Traditional object oriented languages let us abstract ourselves from writing such switches and take the task upon themselves freeing us up to do more important work. Haskell does the same thing, however, it doesn't limit the abstraction to types - we can get the compiler to write such switches based on any component we're interested in abstracting! We can, for example, get the compiler to write code for us that will cause the runtime to only execute a particular function if the first argument is equal to five, or if the second element in a list is equal to three. We could do that in traditional languages with if statements and switches but Haskell does this for us in a much more elegant and expressive way. After all, why are we only allowed to create virtual functions based on the type of the object they belong to? Why can't we define "virtuality" based on the type (or value) of the function's third argument, for example? Interestingly, this is one of the reasons why Haskell isn't object oriented - it's functions don't need to belong to objects because the compiler and the runtime system allow us to abstract over any argument's type and structure (contrast that to being able to abstract only over an implicit this)!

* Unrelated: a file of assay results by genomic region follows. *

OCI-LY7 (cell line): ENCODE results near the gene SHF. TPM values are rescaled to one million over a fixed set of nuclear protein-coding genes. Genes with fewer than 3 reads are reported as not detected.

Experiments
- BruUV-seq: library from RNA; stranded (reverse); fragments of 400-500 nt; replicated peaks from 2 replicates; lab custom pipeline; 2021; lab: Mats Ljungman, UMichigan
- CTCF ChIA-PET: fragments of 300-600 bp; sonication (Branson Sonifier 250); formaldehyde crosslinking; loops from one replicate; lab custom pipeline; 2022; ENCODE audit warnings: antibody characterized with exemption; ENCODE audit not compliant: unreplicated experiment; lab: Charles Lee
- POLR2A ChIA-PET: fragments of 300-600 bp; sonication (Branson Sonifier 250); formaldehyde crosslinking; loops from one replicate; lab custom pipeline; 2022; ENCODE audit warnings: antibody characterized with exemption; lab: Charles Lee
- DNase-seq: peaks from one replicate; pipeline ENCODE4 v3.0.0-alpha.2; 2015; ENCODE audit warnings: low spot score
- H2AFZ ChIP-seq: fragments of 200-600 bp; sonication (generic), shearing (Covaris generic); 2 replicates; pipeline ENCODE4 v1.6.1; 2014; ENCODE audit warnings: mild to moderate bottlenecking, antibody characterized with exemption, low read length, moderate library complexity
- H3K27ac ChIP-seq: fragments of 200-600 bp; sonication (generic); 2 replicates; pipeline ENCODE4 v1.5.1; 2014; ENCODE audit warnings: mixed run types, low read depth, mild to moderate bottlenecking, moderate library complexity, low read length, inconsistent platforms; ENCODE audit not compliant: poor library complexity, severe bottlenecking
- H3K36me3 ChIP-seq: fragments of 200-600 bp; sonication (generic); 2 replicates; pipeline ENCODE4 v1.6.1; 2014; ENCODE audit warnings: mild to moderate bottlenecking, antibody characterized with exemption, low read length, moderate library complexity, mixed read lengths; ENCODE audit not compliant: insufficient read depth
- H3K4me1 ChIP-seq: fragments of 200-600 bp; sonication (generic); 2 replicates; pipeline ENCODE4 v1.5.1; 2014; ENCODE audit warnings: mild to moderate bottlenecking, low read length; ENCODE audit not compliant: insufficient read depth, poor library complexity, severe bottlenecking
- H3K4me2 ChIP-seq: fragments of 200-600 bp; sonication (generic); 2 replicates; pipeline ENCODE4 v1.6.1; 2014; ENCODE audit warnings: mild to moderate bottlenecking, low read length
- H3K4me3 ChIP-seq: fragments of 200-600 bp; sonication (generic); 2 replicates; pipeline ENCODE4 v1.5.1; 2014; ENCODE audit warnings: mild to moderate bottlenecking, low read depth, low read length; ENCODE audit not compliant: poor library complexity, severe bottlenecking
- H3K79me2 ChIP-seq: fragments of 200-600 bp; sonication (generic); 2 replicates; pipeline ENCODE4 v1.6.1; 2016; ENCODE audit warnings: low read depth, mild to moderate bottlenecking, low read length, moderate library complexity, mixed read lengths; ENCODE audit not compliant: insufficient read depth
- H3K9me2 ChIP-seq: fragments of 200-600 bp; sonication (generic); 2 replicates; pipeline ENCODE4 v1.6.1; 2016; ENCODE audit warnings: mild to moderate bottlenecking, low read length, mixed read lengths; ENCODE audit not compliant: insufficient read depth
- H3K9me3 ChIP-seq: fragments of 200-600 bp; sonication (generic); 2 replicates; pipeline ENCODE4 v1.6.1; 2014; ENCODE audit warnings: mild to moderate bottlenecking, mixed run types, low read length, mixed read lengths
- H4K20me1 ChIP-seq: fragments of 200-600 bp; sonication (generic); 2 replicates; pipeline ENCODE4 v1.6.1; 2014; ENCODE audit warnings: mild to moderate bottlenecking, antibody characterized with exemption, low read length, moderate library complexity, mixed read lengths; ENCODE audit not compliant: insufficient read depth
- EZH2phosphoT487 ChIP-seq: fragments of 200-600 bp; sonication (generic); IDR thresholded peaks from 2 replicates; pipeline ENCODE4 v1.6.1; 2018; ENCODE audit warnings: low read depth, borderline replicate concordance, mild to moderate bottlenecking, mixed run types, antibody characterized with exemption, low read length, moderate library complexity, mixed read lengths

In our case eval also takes advantage of functions being first class objects. Take a look at how we evaluate a symbol - we simply grab its value from the map. At this point the symbols are predefined and added to the map on startup like so:

ctx = Map.fromList [("*", BlaiseFn blaiseMul)]

In this case we added a multiplication operator. Now if we try to evaluate "*", we're going to get a function from the map that we can call! This is similar to getting an instance of a class that implements multiplication, except we don't have to deal with the boilerplate - Haskell will do the work behind the scenes.

We also use higher order functions (functions that take other functions in arguments) in order to evaluate the function's arguments. Take a look at how we use map - Haskell's function to iterate over a list. We pass it a function and a list, and map iterates the list and calls our function on each member. We could do this with a for statement (or if we're lucky with a foreach), but we don't have to - Haskell lets us build abstractions over boilerplate code we write over and over again without waiting for the compiler developers to write them for us (of course map is a standard part of Haskell but if it weren't we could easily implement it ourselves).